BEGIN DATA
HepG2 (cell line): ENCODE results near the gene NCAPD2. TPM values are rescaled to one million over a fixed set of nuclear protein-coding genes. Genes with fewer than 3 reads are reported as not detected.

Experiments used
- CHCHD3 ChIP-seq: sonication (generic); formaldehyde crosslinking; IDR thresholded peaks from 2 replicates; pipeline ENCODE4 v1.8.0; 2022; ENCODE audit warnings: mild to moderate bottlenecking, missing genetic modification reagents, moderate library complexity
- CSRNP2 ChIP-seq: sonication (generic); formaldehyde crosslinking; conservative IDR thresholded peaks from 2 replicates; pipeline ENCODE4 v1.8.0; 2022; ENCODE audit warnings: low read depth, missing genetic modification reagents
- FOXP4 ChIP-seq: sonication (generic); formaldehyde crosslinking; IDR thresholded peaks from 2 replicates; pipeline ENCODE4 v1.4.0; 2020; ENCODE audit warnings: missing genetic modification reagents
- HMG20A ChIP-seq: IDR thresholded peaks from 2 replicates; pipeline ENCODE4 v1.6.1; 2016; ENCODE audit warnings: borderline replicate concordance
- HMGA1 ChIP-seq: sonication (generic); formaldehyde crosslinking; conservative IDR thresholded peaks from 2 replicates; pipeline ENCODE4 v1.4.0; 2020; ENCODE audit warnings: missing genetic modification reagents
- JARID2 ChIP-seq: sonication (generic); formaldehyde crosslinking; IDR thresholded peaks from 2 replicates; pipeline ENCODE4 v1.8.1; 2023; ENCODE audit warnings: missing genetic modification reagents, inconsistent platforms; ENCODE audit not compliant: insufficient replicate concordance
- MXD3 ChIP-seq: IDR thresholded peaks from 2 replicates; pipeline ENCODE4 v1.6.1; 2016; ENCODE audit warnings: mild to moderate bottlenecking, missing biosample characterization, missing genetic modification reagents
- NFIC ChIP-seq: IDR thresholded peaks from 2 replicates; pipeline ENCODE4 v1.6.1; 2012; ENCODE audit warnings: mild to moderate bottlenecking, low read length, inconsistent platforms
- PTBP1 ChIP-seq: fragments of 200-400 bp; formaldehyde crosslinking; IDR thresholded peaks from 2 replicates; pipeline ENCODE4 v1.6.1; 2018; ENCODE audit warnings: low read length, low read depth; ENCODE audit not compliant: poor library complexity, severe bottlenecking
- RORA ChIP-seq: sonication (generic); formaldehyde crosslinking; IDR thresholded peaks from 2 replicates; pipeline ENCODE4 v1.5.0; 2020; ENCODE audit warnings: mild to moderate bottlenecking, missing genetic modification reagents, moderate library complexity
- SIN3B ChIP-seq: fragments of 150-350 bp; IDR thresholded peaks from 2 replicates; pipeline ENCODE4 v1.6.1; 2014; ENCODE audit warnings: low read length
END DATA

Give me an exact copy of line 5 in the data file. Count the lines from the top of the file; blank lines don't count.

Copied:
- FOXP4 ChIP-seq: sonication (generic); formaldehyde crosslinking; IDR thresholded peaks from 2 replicates; pipeline ENCODE4 v1.4.0; 2020; ENCODE audit warnings: missing genetic modification reagents